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CLASS 1. Joy.
HEN is Oreftes bleft! - My griefs are fled ! Fled like a dream!-Methinks I tread in air!Surprising happiness! unlook'd for joy ! Never let love defpair! The prize is mine!Be smooth, ye feas; and, ye propitious winds, Blow from Epirus to the Spartan coast!
MY charmed ears ne'er knew
A found of fo much joy, of so much rapture!
Not voices, inftruments, nor warbling birds;
Not winds, nor murmuring waters join'd in concert ;
Not tuneful nature, nor th' according spheres ;
Utter fuch harmony, as when my Selima,
With down-caft looks and blushes, faid-I love.
LET mirth go on; let pleasure know no paufe;
But fill up every minute of this day.
'Tis your's, my children, facred to your loves.
The glorious fun himself for you looks gay:
He fhines for altamont, and for Califta.-
Take care my gates be open. Bid all welcome.
Al who rejoice with me, to-day, are friends. Let each indulge his genius: each be glad, Jocund and free, and fwell the feaft with mirth. The tprightly bowl shall chearfully go round. None fhall be grave, nor too feverely wife. Loffes and difappointments, cares and poverty, The rich man's infolence, and great man's fcorn, In wine fhall be forgotten all.
LL go; and, in the anguish of my heartWeep o'er my child.-If he muft die, my life Is wrapt in his; I fhall not long furvive. ›Tis for his fake, that I have suffer'd life ; Groan'd in captivity and out-liv'd Hector.Yes, my Aftyanax! we'll go together; Together to the realms of night we'll go,
ALL dark, and comfortless!
Where are thofe various objects, that but now,
Employ'd my bufy eyes? Where thofe eyes?
Dead are their piercing rays, that, lately, fhot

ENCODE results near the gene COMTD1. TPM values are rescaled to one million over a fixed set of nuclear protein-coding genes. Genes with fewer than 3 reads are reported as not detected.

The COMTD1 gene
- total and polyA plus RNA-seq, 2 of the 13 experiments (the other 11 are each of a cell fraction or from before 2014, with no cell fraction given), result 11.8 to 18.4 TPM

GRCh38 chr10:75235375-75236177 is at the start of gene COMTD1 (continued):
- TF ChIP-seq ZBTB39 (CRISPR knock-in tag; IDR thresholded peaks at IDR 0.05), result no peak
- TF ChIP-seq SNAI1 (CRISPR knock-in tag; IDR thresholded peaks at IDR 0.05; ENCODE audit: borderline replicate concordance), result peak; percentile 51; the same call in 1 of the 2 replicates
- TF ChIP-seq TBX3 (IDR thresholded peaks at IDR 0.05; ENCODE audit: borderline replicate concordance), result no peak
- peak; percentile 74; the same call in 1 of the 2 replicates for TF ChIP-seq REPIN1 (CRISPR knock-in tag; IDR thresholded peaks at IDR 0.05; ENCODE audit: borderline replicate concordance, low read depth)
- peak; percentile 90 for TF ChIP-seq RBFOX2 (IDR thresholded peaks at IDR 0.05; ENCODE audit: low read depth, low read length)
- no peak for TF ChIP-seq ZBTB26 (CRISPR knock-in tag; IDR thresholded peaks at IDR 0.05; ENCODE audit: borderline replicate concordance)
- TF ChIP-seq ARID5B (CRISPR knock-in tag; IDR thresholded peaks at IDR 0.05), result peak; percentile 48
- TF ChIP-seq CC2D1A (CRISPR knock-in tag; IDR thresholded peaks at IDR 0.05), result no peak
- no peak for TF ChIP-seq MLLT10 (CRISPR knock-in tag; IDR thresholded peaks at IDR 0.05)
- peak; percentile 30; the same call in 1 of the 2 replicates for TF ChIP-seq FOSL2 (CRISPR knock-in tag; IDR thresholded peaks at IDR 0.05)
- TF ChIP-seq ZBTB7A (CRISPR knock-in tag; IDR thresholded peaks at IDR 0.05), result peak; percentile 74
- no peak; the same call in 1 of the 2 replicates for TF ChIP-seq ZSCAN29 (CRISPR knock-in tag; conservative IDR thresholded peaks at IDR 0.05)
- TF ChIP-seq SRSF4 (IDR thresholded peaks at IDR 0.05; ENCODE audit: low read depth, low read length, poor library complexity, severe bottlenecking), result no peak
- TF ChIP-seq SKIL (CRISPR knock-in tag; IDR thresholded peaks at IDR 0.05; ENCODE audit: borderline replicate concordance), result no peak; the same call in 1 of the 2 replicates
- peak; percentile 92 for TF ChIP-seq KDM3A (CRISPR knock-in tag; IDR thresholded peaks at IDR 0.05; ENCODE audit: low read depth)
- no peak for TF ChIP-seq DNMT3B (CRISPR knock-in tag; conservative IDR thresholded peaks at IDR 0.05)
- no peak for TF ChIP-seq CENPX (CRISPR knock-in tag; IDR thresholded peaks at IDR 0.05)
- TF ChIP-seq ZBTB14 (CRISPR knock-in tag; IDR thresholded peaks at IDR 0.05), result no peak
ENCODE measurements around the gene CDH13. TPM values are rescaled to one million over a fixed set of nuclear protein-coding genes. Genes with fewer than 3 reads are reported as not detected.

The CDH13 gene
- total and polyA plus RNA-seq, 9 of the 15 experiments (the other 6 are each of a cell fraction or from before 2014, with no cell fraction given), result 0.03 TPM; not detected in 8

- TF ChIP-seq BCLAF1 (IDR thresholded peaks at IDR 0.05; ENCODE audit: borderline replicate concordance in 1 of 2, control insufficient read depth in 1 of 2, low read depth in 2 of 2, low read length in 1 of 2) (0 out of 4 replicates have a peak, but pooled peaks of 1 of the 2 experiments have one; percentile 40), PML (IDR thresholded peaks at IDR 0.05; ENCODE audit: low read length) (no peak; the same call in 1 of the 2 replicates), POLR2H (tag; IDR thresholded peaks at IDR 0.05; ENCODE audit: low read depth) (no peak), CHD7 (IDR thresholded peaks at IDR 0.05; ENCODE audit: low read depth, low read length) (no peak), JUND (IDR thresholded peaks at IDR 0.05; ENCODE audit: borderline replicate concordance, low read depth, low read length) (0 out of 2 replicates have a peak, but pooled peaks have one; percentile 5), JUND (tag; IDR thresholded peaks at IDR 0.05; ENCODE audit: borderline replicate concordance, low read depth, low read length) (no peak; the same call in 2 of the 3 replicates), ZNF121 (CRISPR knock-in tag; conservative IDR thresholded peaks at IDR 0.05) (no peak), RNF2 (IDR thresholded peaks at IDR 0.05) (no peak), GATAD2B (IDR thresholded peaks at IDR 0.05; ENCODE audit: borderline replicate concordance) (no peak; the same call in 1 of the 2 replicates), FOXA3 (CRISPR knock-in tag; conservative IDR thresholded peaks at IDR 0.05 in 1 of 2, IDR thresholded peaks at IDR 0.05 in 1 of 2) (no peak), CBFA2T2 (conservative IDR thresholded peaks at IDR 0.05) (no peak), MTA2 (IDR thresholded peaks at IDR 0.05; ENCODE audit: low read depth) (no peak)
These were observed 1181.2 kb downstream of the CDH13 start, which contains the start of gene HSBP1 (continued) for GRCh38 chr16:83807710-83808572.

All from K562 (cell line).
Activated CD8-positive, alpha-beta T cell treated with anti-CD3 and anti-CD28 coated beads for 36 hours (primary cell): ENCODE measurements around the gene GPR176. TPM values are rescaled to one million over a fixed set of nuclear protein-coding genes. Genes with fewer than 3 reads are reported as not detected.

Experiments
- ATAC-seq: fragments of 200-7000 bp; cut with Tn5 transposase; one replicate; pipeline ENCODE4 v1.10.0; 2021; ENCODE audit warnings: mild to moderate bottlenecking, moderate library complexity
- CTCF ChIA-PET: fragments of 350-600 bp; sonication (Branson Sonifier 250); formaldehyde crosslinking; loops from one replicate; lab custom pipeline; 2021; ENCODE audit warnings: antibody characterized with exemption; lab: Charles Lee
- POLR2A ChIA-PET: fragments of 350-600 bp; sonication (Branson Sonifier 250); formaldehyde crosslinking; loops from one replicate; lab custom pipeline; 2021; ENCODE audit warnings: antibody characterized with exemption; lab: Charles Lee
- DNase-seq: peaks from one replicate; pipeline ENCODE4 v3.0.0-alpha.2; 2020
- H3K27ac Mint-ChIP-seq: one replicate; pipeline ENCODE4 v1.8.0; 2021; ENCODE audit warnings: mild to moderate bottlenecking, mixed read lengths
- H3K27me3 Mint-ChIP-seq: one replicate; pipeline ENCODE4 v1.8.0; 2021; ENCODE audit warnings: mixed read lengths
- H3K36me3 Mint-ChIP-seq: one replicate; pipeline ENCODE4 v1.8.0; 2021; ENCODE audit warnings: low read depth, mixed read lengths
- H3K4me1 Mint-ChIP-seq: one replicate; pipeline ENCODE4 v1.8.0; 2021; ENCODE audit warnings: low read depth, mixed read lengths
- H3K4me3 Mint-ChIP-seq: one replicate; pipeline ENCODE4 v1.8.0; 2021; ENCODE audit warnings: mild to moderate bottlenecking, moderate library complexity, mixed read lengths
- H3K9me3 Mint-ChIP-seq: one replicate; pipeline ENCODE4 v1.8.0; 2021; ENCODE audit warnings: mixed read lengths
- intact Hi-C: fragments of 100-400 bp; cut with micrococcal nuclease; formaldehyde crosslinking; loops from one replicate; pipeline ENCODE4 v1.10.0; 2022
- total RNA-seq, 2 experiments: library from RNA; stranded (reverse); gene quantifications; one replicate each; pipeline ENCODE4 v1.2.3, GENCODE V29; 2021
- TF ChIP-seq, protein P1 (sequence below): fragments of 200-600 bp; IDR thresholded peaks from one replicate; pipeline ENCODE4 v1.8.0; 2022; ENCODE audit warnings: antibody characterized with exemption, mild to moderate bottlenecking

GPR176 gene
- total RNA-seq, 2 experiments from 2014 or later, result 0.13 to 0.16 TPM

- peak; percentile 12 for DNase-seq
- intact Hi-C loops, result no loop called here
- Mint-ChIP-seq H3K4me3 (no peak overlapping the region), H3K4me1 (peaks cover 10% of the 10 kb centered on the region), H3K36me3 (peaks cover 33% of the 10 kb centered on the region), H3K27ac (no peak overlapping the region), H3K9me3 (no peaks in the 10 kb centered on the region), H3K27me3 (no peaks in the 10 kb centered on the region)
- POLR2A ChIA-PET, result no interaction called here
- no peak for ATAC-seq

O'er flow'ry yales to diftant funny hills,
And drew with joy the vaft horizon in,
These groping hands are now my only guides,
And feeling-all my fight.-
O mifery! what words can found my grief?
Shut from the living, whilft among the living;
Dark as the grave, amidst the bustling world!
At once, from bus'ness, and from pleasure barr'd !
No more to view the beauty of the Spring-
Nor fee the face of kindred, or of friend!
III. PIT Y.
ADST thou but feen, as I did, how, at laft,
Thy beauties Belvidera, like a wretch
Thats doom'd to banishment, came weeping forth,
Whilst two young virgins, on whose arms she lean'd,
Kindly look'd up, and at her grief grew fad!
Ev'n the lewd rabble, that were gather'd round
To see the fight, ftood mute when they beheld her,
Govern'd their roaring throats-and grumbled pity.
AND, can fhe bear it? Can that delicate frame
Endure the beating of a storm fo rude?
Can fhe, for whom the various seasons chang'd,
To court her appetite, and crown her board;
For whom the foreign vintages were prefs'd;
For whom the merchant spread his filken ftores
Entreat for bread, and want the needful raiment,
To wrap her shiv'ring bofom from the weather?-
When she was mine, no care came ever nigh her :
I thought the gentlest breeze, that awakes the spring,
Too rough to breathe upon her: chearfulness
Danc'd all the day before her; and, at night,
Soft lumbers waited on her downy pillow-
Now, fad and shelterless, perhaps the lies
Where piercing winds blow fharp, and the chill rain
Dropt, from fome pent-house, on her wretched head,
Drenches her locks-and kills her with the cold.
AS, in a theatre, the eyes of men,
After a well-grac'd actor leaves the stage,
Are idly bent on him that enters next,
Thinking his prattle to be tedious: